Penultimate feature was Cold Skin. It was… OK. Some blue scampering merman-fishmen-sort-of-like-Avatar people attack a British weatherman, stationed on the island for 12 months to record the wind. He spends most of the rest of the film fighting them as they attack the lighthouse he’s holed up in. And it’s about as much fun as that sounds. There are definitely some colonialism overtones (whose island is it anyway?) to unpick but I can’t really be bothered. This felt ever so much like a short that someone had accidentally made into a feature film.

The day was rounded out with The Endless, in which we follow two brothers who got escaped an “alien death cult” a decade ago… back to the cult they left. I was flagging a bit by this point so perhaps it didn’t really get the attention it deserved, but it never really quite got going. The premise was interesting, the characters were well-developed and intriguing and – without giving too much of the plot away – the scifi/fantasy elements were intriguing and well presented but something was off. Enjoyable, but largely forgettable.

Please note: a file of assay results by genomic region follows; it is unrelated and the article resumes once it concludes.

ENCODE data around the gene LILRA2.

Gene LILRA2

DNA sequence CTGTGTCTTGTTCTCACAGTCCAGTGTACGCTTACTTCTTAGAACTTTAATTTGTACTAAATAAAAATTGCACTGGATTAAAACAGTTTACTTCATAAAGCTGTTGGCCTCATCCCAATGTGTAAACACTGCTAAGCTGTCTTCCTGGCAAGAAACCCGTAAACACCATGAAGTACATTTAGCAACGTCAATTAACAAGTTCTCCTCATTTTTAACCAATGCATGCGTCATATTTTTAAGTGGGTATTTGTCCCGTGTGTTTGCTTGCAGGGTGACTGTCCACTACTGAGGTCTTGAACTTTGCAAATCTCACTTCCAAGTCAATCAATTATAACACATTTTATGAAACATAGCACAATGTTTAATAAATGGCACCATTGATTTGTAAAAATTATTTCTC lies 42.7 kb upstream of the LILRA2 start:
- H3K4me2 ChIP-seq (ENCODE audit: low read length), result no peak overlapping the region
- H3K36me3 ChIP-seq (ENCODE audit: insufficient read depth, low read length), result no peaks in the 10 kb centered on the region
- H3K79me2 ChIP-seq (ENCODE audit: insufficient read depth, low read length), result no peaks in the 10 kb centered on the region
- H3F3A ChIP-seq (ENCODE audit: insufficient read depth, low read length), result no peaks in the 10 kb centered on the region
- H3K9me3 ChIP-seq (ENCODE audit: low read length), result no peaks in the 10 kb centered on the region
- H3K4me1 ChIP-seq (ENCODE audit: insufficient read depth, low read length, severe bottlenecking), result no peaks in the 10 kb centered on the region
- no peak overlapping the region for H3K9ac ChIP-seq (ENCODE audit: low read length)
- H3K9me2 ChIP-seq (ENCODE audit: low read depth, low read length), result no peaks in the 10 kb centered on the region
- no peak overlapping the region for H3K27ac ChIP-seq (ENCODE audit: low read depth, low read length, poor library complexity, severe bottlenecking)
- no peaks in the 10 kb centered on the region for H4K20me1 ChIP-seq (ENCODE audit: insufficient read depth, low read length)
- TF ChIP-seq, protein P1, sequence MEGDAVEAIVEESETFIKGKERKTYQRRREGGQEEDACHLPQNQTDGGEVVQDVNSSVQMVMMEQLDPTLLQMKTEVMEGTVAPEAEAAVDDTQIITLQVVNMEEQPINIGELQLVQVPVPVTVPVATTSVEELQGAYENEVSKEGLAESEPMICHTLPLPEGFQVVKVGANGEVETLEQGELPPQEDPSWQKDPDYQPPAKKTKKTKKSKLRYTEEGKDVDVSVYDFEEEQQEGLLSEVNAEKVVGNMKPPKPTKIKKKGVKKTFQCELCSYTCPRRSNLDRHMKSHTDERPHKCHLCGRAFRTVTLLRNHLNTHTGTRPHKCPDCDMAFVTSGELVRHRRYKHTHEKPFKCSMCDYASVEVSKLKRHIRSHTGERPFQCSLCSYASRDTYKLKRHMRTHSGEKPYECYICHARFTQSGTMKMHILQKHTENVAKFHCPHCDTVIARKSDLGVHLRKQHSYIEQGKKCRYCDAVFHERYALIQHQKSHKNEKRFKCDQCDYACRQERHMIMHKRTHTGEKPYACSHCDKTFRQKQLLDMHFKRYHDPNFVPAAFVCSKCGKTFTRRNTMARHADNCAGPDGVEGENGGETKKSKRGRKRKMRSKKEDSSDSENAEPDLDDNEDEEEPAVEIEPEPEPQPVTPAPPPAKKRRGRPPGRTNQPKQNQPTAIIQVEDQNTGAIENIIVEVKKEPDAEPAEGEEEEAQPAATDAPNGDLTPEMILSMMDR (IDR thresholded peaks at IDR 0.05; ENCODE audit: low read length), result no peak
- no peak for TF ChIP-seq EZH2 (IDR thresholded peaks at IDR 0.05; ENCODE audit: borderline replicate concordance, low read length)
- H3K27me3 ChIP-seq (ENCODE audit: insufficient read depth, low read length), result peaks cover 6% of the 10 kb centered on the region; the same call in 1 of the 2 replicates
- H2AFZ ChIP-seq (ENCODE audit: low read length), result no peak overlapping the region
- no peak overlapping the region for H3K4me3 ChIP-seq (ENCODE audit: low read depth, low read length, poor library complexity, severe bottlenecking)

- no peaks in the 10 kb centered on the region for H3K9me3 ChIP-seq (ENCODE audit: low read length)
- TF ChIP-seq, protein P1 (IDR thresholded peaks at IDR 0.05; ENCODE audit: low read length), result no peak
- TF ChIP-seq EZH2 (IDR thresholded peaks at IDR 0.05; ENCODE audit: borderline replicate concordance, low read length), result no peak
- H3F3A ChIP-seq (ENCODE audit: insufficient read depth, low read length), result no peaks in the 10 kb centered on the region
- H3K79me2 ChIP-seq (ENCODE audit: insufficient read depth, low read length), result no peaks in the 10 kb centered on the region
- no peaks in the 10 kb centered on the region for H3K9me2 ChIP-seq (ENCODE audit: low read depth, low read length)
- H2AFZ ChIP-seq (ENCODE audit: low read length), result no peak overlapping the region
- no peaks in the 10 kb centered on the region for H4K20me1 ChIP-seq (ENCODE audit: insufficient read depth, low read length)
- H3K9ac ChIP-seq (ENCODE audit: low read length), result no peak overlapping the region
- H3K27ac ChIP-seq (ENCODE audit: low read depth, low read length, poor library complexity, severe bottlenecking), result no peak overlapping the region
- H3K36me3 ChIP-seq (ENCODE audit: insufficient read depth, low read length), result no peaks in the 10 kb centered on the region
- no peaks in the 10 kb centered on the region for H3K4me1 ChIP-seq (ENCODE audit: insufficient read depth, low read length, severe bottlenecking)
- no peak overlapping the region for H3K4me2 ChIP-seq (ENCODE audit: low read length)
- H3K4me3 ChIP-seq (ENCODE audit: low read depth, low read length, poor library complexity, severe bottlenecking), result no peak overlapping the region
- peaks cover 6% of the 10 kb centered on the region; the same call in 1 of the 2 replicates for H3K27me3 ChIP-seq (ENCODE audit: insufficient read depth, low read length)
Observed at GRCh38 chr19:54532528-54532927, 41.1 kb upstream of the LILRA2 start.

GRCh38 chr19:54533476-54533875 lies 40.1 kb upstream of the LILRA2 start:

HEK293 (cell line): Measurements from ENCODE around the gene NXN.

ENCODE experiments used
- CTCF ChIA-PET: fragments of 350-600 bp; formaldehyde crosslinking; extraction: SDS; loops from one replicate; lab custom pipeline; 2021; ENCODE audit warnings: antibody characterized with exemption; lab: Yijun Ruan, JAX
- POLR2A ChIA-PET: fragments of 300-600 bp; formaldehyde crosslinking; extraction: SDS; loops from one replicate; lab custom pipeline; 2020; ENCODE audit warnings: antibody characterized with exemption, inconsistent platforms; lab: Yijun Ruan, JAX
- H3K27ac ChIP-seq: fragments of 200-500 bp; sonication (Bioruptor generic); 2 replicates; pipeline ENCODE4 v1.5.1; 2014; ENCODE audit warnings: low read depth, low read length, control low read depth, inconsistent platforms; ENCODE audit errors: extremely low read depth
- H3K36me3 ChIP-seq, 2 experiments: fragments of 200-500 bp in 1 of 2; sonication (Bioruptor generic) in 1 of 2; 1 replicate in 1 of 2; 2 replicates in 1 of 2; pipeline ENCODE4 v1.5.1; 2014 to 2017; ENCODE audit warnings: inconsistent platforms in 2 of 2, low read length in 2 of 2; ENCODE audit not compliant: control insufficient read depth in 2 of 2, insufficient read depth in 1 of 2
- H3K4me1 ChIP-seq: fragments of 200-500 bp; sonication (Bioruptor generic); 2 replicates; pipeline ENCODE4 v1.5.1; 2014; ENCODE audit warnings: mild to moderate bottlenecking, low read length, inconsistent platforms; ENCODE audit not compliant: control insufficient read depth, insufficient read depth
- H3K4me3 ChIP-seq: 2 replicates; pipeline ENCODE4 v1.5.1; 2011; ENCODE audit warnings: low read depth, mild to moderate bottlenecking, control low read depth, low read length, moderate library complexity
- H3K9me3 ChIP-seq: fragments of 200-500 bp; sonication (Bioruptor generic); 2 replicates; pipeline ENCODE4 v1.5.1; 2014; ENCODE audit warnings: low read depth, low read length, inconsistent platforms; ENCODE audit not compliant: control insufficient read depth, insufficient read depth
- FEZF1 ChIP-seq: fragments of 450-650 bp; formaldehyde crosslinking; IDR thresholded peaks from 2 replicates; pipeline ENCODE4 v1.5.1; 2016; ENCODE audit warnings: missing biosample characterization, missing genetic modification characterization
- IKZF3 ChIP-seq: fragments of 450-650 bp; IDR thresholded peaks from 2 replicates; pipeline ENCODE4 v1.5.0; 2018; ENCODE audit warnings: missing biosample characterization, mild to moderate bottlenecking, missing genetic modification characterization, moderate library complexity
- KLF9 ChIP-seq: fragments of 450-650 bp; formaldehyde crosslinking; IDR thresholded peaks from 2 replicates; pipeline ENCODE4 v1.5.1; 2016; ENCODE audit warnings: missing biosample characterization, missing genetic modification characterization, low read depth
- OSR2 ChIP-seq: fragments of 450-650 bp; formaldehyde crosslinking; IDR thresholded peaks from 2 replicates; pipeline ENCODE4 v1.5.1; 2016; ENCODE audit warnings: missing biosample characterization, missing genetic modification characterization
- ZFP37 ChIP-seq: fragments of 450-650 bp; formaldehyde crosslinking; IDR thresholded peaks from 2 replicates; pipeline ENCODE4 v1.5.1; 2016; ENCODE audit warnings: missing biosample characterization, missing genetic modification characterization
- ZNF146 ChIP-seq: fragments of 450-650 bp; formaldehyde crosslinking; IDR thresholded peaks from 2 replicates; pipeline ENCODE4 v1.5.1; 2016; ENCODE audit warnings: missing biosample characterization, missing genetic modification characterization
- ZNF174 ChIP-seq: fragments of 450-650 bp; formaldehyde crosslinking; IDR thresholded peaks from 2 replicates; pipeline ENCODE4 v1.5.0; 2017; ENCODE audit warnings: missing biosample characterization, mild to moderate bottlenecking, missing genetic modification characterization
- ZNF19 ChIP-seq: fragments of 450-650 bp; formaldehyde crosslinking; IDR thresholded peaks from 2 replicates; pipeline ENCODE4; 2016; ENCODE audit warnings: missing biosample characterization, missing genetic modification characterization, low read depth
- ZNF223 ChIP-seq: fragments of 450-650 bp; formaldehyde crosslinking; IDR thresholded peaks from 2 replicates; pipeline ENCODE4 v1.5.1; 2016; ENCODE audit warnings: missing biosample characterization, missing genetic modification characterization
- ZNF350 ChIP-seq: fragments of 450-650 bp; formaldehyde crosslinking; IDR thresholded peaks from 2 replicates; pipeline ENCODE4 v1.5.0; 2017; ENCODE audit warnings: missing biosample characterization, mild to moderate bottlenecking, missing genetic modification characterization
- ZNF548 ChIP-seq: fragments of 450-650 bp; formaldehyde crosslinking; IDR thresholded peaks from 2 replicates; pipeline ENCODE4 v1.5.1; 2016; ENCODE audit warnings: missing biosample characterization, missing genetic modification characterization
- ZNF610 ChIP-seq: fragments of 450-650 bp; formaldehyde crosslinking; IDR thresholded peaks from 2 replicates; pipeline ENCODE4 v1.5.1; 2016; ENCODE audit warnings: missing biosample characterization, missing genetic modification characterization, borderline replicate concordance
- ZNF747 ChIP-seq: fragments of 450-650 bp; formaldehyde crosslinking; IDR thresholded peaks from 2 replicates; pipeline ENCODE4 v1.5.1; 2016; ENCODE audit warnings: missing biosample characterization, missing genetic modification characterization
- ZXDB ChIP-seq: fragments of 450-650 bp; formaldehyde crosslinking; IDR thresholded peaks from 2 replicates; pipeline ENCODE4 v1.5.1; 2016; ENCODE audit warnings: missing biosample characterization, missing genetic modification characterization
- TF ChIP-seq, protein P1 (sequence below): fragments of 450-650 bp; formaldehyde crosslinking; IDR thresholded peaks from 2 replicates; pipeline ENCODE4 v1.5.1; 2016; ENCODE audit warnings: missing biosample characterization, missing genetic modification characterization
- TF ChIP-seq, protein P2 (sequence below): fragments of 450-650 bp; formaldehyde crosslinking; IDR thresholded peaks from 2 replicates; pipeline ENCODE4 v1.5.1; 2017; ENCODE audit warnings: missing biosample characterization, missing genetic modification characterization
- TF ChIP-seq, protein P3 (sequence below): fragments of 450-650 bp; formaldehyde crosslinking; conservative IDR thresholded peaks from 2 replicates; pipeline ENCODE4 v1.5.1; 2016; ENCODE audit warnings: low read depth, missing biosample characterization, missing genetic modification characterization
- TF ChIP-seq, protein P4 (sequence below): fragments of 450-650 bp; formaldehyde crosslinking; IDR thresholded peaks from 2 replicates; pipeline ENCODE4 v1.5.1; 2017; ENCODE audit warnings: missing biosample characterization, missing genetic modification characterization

Really, the surprise of Day of the Dead this year was quite how light on horror it was. Veronica was the only one of the day with real horror credentials. As much as I loved The Bar, enjoyed the shorts and The Endless, none of it was really scoring high on the horror notes. Great fun. Needed more scares and/or splatter.

The Killing of a Sacred Deer

If The Square was somewhat less than I was expecting, The Killing of a Sacred Deer pulled it back by going way beyond what I was hoping for. To be fair, this is partly because I’d forgotten almost everything I knew about it… I’m usually a little suspicious of big name actors doing intense genre thrillers – too often they pull their punches and aren’t as tense, brutal or imaginative as you might expect from a more indie offering. So Colin Farell and Nicole Kidman didn’t exactly leave me optimistic about this one. Add on the fact it’s getting a full cinema release and you start to wonder whether its even worth it being in the film festival at all.

But wait.

I’d forgotten who the director is. Yorgos Lanthimos doesn’t mess about. Yorgos Lanthimos doesn’t pull punches. Yorgos Lanthimos makes The Killing of a Sacred Deer every bit as unsettling as you could hope for. If you’ve seen Dogtooth or Lobster you know that this is going to be intense, weird, and fascinating from start to finish. It’s nothing much like either of those two films but the same touch is present here.